That said, I recognize that we get more mercury from fish than we get from vaccinations. After all, most people eat more fish than they take vaccines. Also, there is the occasional broken flourescent bulb... especially popular now are the CFLs right? We have ample sources of mercury so refusing vaccinations on that basis is kind of ridiculous in a sense... you're getting your USRDA of mercury in other forms.

Freedom of choice (0, Insightful)

Anonymous Coward | about a year and a half ago | (#42181483)

I do not care what you put into your body but I do care if you try to force me or my family to take something against their will.

- Are you a nurse or a doctor? Some hospitals require you to take a shot.
- Are you student in a public school? Staff claims that it's "the law" to take shots. Some schools do not even ask permissions, they just give shots.
- Are you in the military? Good luck denying taking shots.
- You have a newborn? Good luck trying not to have your baby taking shots.

These are just simple examples how vaccines are pushed, in many times against persons will. May not happen near you but they do happen. And if you think vaccines are greatest thing ever, you might not even care enough to notice.

And one last thing: in many cases medical companies lobby and outright finance drug approval agencies, just like with any big business. Medical business is no different from military, finance or oil. If you don't trust these industries why the hell would you trust medical?

Re:Freedom of choice (3, Interesting)

Arancaytar (966377) | about a year and a half ago | (#42181565)

I agree that you shouldn't be obligated to get vaccinated, provided you lock yourself into your house and never touch or breathe on anything in public ever .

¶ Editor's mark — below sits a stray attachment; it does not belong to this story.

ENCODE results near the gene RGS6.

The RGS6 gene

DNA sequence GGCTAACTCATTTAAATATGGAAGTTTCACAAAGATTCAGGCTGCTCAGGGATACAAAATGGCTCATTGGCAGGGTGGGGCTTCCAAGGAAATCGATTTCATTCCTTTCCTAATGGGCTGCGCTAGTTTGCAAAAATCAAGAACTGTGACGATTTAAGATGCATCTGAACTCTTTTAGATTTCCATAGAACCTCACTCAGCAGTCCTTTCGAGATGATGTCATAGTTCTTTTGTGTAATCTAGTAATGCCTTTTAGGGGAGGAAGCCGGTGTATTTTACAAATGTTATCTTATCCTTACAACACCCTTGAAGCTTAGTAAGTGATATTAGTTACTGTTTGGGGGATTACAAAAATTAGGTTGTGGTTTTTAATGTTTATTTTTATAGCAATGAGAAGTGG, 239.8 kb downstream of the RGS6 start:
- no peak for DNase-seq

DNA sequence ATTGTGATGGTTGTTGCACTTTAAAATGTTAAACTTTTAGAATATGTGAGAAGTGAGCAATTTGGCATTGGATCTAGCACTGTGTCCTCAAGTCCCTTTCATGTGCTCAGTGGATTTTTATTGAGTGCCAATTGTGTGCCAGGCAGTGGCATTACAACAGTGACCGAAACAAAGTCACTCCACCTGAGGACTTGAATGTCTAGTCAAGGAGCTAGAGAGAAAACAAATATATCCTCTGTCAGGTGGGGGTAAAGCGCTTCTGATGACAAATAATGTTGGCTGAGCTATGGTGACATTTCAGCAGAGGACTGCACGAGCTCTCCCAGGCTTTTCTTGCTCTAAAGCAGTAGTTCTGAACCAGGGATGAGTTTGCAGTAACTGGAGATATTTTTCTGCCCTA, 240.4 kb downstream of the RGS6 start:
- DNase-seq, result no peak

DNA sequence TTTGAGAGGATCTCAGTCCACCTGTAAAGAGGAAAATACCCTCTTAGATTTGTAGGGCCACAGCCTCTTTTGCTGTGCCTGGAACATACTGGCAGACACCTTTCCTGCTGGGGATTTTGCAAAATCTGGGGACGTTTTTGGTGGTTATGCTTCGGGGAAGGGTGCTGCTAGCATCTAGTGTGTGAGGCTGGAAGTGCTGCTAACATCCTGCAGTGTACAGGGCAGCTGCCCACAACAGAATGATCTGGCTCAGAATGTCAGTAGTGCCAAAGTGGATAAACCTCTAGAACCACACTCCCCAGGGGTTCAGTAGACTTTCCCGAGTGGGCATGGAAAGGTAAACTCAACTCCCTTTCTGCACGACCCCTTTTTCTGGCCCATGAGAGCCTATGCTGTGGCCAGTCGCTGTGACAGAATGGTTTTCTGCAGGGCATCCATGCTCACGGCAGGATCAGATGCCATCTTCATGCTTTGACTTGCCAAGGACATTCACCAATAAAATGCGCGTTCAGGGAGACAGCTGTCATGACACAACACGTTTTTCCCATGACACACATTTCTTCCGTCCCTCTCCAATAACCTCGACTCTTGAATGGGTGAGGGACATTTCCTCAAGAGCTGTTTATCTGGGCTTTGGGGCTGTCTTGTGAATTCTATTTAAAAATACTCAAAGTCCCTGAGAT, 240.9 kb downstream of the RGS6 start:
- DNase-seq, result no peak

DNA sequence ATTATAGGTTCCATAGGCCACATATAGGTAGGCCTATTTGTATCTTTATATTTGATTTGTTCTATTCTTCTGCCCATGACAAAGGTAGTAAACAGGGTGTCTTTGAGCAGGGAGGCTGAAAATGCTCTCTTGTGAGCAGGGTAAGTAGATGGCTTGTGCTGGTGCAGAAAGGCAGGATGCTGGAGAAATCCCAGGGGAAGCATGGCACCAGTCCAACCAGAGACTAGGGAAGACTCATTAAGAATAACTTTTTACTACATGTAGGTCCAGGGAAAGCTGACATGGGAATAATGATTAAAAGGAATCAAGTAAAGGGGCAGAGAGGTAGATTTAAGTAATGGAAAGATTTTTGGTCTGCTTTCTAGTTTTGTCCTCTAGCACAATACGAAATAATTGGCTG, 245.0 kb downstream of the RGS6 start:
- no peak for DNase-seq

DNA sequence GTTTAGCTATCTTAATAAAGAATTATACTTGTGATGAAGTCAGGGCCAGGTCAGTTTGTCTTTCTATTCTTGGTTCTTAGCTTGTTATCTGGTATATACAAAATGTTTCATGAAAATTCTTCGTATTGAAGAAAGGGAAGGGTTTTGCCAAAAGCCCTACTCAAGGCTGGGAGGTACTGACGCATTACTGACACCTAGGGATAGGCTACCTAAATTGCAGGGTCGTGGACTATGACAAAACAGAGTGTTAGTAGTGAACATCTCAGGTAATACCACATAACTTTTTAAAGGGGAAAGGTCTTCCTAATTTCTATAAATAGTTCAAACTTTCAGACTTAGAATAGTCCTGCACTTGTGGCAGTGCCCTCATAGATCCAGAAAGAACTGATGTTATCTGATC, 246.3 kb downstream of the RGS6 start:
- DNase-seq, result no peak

Re:Freedom of choice (0)

PortHaven (242123) | about a year and a half ago | (#42181833)

So how about we reverse this...

You have HIV or other disease... we lock you in your house, if you come out. We shoot you.

Same logic, but I'll bet you'll be outraged by that option.

Re:Freedom of choice (1)

Desler (1608317) | about a year and a half ago | (#42181875)

People already do get quarantined if they carry highly infectious diseases. What's your point?

Re:Freedom of choice (2)

khb (266593) | about a year and a half ago | (#42181575)

"I do not care what you put into your body but I do care if you try to force me or my family to take something against their will."

The problem is that unvaccinated people create a repository for the disease. It harms the entire "herd" for some to not be vaccinated. Vaccination isn't a panacea, some people can get sick (although typically less seriously than if they'd been vaccinated)

Perhaps the way to "split the difference" is to set up "reservations" for people who don't want to be vaccinated. Or perhaps a single state. Then you will all only have each other to infect. Also, it will provide compelling evidence ... if you are right, you'll all be healthier than the rest of us. If you aren't, at least we won't be suffering because of poor choices you've made.

Re:Freedom of choice (0)

Anonymous Coward | about a year and a half ago | (#42181583)

Because people don't get Polio anymore?

Re:Freedom of choice (1)

Desler (1608317) | about a year and a half ago | (#42181619)

Fine. Keep yourself and your brats away from other people and their kids if you want to be disease carriers. You have no right to harm others because of your stupid decisions.

Re:Freedom of choice (0, Flamebait)

PortHaven (242123) | about a year and a half ago | (#42181899)

Wait...so keep your vaccines away from our children. Cause you have no right to harm my children either.

Your logic is fail...

Let them die. That's what natural selection is for (0)

Anonymous Coward | about a year and a half ago | (#42181493)

If the idiots don't want to be vaccinated, just let them. But tell them they can't come back and whine later.

Everyone sane will leave the country soon anyway. (Because they are too smart to have the confidence to compete with the stupidity/insanity-fueled over-confidence of the nutjobs [wikipedia.org] .) Then only them and their sadly doomed offspring will remain. (Nature is a cruel bitch.) But not for long, considering their ignorance of reality, and the embargo that will ensue. And when they haven't fucked the place up too much, then a couple of years later, the refugees can come back and build a new, functioning nation.